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Showing posts from July 21, 2016

Scientists hunt 'anti-evolution' drugs in new cancer fight

By Ben Hirschler LONDON (Reuters) - Scientists are opening a new front in the war on cancer with plans to develop "anti-evolution" drugs to stop tumour cells from developing resistance to treatment. Britain's Institute of Cancer Research (ICR), one of the world's top cancer centres, said on Friday its initiative was the first to have at its heart the target of overcoming cancer evolution and drug resistance. In the same way that bacteria evolve resistance to antibiotics, cancer cells also change to evade the medicines used to fight them, leading to "survival of the nastiest".

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Scientists hunt 'anti-evolution' drugs in new cancer fight

By Ben Hirschler LONDON (Reuters) - Scientists are opening a new front in the war on cancer with plans to develop "anti-evolution" drugs to stop tumor cells from developing resistance to treatment. Britain's Institute of Cancer Research (ICR), one of the world's top cancer centers, said on Friday its initiative was the first to have at its heart the target of overcoming cancer evolution and drug resistance. In the same way that bacteria evolve resistance to antibiotics, cancer cells also change to evade the medicines used to fight them, leading to "survival of the nastiest".

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Brazil scientists find Zika traces in Culex mosquitoes in wild

Brazilian researchers on Thursday said they found signs of the Zika virus in a common mosquito that is a separate species from the insect known to be the primary means of transmission. The scientists, from a leading Brazilian research institute known as the Oswaldo Cruz Foundation, discovered the Zika traces in Culex mosquitoes captured in and around the northeastern Brazilian city of Recife, capital of the state that was hit hardest by the Zika outbreak since last year. In March, the same researchers said they had successfully transmitted the Zika virus to Culex mosquitoes in the lab, but were not yet sure at the time whether the species could carry the virus naturally.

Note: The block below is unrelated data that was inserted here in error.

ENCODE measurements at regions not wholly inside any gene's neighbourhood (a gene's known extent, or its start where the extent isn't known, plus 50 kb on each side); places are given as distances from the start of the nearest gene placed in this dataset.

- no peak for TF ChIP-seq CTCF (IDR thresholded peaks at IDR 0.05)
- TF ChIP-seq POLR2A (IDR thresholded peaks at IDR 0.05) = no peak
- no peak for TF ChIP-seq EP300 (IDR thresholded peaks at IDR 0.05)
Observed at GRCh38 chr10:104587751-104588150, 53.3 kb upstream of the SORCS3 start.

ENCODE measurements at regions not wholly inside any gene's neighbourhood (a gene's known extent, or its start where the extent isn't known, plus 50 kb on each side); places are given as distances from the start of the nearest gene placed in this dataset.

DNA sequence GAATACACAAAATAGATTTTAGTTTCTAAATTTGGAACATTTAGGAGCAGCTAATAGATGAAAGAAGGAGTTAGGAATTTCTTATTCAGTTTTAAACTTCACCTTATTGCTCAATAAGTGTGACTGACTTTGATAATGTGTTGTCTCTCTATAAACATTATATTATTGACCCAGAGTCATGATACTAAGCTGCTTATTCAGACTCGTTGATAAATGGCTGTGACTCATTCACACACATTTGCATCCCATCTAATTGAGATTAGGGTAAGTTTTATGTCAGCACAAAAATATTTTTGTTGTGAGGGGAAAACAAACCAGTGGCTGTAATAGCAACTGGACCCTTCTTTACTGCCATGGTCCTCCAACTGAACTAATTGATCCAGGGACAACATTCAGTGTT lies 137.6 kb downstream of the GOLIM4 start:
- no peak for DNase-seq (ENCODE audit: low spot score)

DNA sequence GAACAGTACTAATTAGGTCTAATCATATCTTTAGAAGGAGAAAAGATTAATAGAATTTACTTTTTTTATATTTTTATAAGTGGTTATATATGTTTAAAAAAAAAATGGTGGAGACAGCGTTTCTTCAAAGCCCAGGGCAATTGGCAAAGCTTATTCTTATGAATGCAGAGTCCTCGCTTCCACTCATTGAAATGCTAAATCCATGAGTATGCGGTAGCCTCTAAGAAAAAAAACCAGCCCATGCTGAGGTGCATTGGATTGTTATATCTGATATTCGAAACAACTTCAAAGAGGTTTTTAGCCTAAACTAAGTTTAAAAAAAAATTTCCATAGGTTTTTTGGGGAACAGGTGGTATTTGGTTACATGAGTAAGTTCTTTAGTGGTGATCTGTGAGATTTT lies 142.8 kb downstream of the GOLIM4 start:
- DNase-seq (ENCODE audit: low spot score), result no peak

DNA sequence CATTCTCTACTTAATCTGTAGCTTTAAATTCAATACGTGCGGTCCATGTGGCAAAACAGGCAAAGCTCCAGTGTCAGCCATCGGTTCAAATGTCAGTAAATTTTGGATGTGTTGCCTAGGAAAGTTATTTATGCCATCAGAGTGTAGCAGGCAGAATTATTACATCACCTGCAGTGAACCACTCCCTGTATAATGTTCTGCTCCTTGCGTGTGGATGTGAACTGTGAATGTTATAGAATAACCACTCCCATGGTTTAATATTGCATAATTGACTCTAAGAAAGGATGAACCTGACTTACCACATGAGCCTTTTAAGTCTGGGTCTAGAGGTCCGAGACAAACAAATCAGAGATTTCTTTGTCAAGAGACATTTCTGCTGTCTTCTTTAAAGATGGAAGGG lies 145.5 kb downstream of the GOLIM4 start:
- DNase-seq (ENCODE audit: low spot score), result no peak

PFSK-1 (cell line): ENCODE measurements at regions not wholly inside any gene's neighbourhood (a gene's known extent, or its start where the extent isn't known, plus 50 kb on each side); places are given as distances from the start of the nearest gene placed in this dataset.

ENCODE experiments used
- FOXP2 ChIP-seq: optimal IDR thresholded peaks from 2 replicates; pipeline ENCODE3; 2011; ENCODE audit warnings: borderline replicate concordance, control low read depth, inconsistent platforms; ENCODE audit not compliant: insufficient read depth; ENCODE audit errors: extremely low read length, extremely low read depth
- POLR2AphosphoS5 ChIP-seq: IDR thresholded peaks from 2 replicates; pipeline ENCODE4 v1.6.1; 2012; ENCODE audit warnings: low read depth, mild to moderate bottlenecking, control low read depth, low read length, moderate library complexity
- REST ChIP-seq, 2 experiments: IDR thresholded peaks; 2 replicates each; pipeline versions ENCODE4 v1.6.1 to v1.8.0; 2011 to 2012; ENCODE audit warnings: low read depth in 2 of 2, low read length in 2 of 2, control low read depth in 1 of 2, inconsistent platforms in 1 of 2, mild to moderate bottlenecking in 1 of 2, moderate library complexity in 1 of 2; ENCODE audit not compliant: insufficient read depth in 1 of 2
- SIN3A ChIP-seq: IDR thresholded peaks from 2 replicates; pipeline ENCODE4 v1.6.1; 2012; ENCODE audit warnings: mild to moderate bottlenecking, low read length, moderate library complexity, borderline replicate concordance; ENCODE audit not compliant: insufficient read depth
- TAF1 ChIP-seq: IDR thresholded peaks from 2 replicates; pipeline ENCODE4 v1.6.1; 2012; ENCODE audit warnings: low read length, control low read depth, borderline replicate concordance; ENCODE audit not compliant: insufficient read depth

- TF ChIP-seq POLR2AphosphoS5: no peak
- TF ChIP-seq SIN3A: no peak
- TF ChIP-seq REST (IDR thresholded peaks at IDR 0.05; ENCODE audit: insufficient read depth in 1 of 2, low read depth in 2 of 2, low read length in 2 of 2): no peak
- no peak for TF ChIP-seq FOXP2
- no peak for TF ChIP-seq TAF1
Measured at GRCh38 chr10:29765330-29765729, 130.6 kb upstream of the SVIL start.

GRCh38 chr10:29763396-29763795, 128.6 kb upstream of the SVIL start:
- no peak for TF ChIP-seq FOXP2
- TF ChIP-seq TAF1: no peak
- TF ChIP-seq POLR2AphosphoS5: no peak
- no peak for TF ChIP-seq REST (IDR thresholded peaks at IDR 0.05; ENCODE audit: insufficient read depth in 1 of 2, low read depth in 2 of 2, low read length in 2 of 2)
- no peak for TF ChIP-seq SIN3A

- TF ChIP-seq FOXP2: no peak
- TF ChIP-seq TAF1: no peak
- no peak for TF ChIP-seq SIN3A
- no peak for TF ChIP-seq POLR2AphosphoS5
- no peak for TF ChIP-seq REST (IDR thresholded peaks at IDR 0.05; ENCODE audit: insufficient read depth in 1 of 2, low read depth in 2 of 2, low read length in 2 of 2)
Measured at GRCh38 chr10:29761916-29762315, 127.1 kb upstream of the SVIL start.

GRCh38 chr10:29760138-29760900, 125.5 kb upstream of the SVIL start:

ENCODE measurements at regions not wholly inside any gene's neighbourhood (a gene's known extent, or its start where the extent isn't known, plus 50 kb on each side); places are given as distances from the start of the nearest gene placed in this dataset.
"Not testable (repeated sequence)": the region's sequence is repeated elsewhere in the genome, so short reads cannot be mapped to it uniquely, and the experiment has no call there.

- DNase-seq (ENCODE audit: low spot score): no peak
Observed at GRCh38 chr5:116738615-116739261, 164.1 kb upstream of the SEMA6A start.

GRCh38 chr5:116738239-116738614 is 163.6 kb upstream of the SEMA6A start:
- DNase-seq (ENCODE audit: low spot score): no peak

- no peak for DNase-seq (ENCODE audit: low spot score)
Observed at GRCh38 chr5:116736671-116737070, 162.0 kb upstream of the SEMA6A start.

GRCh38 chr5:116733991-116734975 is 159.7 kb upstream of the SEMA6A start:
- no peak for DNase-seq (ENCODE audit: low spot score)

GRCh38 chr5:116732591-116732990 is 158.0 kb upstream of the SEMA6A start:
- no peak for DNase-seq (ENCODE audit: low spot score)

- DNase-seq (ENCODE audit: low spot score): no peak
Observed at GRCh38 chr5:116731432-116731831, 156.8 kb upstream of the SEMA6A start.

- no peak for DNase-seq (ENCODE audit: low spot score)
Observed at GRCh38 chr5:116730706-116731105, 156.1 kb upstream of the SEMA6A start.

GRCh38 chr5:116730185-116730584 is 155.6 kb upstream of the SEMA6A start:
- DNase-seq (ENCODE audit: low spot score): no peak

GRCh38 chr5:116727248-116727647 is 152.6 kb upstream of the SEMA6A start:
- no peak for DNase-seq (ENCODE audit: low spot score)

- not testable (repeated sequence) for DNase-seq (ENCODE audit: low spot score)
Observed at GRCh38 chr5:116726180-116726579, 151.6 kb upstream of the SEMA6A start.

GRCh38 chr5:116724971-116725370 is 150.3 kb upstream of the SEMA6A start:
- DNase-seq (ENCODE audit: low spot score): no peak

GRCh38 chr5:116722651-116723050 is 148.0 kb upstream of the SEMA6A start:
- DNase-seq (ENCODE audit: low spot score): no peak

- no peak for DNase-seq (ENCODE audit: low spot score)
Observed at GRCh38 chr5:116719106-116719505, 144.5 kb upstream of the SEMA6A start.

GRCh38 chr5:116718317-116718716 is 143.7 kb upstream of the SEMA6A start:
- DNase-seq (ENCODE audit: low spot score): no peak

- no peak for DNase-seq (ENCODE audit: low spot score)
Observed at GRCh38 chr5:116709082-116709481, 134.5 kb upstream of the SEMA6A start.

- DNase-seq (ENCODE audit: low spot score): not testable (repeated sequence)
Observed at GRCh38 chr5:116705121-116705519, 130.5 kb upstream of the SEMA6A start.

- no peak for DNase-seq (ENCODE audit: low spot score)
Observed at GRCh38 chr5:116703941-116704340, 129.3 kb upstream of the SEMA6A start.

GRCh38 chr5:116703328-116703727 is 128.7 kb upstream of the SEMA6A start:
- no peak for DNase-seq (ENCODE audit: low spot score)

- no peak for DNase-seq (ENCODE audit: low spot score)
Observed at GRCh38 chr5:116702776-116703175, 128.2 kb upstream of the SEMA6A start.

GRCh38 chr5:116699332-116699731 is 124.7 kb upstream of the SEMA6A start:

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Newly developed wheel converts any bicycle into an electric vehicle

Right off the bat, Michael Burtov said he and his team at technology startup GeoOrbital did not re-invent the wheel. After two years and five prototypes, the Cambridge, Massachusetts-based startup has developed a new type of electric bicycle wheel that steered the company into crowdfunding stardom raising more than $1.2 million at a record-setting pace on Kickstarter.   The newly developed bicycle wheel has the major components of an electric vehicle – a 500 watt motor, a lithium battery and a suit of electronics, all arranged to fit perfectly into the radial of a wheel made out of high density foam to avoid a flat. “The unique thing about this wheel is that we rearranged it," Michael Burtov, the CEO & Founder of GeoOrbital said.

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Chickens May Help Repel Malaria-Carrying Mosquitoes

In a perhaps unexpected finding, the smell of live chickens could help in the fight against malaria, new research shows. Researchers looked at the behavior of the malaria-carrying mosquito Anopheles arabiensis in three villages in western Ethiopia, where people commonly share their living quarters with their livestock. BecauseAnopheles mosquitoes primarily use their sense of smell to find hosts, the scientists collected hair, wool and feathers from the cattle, sheep, goats and chickens in the villages, identified scent compounds known as odorants that were unique to each and then investigated how well these odorants repelled the mosquitoes.

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Was Zika Contracted in Florida? How the Virus Could Spread Locally

Health officials in Florida are investigating a case of Zika that may have been acquired locally rather than in another country. For someone to acquire Zika in Florida, a person infected with Zika would have to spread the virus to a mosquito, which then would spread it to another human. For example, a new chain of "locally acquired" cases of Zika could happen if a Florida resident were to travel to a country where Zika is spreading, become infected with the virus and then return to Florida, where they would be bitten by a mosquito while the Zika virus was in their blood.